Reading about his disappearance makes me curious as to why Congress is unwilling to pass H.R. 2103, the “Re-authorization of Kristen’s Law“. If these are typical experiences of what families are faced with, then why the delay?
Most of these cases are lucky if they are given any local coverage at all. Why is the National Center for Missing and Exploited Children (NCMEC) provided $35 million per year in funding yet the National for Missing Adults (NCMA) still waits for funding?
You can write Congress to find out why by clicking here and your letter will be directed to the proper Legislator.
The News Observer recently published this article about a missing adult on the travails of the family.
“…Robert Scott Rabun has been missing since a friend dropped him off at his apartment in northern Chatham County late on a Friday night in February.
Chatham County deputies have been looking for Rabun ever since. They have combed the surrounding area with cadaver dogs, posted fliers and interviewed neighbors but have not found any sign of him.
Lee Walton Rabun of Alpharetta, Ga., said the disappearance of his 49-year-old brother has taken an emotional toll on his family, who gathered at their parents’ Alpharetta home for Thanksgiving.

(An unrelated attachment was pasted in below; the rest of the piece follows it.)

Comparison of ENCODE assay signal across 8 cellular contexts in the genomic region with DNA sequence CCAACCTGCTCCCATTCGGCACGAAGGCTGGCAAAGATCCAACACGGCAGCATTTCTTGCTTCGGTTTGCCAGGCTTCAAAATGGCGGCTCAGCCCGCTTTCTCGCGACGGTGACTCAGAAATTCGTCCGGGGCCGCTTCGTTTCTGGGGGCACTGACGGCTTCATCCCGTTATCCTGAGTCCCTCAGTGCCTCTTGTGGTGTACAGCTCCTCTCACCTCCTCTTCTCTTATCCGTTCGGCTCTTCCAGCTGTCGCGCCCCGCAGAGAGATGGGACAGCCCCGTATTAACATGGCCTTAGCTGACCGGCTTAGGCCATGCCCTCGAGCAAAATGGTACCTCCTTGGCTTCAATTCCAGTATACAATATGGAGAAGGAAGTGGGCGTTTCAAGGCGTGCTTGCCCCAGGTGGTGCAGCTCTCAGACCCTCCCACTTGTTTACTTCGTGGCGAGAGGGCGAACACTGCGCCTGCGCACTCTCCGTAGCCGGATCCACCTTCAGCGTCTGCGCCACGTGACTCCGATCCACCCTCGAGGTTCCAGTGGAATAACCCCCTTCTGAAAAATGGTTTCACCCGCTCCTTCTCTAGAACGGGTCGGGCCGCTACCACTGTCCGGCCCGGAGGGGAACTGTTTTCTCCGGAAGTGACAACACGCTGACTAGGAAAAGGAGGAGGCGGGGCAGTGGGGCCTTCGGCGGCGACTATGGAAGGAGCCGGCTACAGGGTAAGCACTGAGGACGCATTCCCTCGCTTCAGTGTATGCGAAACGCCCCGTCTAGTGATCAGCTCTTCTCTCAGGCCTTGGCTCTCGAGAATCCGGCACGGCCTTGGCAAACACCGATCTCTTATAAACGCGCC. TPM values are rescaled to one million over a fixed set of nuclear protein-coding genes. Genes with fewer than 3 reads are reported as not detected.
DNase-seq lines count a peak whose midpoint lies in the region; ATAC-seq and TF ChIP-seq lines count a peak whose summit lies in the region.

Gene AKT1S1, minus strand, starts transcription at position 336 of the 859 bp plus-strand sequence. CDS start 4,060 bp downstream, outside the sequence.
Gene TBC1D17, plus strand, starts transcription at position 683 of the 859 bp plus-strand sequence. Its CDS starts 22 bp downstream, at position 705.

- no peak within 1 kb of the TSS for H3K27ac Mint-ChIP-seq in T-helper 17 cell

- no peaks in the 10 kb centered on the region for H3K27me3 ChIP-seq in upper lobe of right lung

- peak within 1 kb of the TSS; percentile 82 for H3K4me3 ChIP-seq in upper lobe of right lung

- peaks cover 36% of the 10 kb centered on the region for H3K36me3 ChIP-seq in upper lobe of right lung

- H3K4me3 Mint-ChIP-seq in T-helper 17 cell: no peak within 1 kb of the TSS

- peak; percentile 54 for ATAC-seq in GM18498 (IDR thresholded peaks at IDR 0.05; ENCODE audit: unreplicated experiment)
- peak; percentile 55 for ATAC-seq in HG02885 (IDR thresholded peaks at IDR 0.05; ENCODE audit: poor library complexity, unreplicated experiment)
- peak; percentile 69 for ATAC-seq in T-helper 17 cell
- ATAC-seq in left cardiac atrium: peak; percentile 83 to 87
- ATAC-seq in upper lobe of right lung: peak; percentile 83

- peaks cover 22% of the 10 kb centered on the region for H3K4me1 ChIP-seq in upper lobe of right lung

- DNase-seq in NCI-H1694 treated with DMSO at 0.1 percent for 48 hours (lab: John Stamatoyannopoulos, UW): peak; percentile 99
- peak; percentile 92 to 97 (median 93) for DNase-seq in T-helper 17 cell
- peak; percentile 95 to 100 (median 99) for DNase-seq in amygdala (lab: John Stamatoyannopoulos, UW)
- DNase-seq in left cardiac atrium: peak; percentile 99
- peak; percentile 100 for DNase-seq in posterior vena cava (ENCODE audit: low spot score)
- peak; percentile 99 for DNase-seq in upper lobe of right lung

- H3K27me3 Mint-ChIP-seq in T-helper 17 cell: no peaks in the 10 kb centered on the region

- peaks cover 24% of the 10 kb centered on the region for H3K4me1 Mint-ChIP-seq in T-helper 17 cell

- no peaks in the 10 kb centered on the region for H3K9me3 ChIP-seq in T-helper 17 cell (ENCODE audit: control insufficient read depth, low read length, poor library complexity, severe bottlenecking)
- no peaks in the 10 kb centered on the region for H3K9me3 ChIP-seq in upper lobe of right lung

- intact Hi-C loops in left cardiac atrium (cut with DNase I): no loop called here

Our parents pray every day that he will come back to us,” said Lee Rabun, 48. “It’s difficult. He’s missing, and we don’t know what happened.”
Rabun is one of at least 50 people listed as missing long-term in the Triangle and the surrounding region. Some have been gone a few months, others for nearly 20 years. Some of the cases have gone cold; in others, police still chase leads.
The Rabuns’ experience is typical of what happens when someone disappears. The initial frenzy of attention and sympathy when someone is first reported missing wears off. Police move it into the cold-case files. But family members try to keep their memories and the search alive.
Karen Riojas of Sanford felt the same way in the months before the body of her daughter, Julie Michelle Bullard, was found Oct. 18 in Cumberland County.
Riojas, a divorced mother of two and longtime postal employee, has a vivacious smile, merry eyes and pert, stylish haircut that made her appealing to nationwide audiences when she appeared on shows like CNN’s “Nancy Grace,” Court TV’s “Catherine Crier Live,” Fox News’ …”
Are you prepared to do the same if an adult you know were to go missing?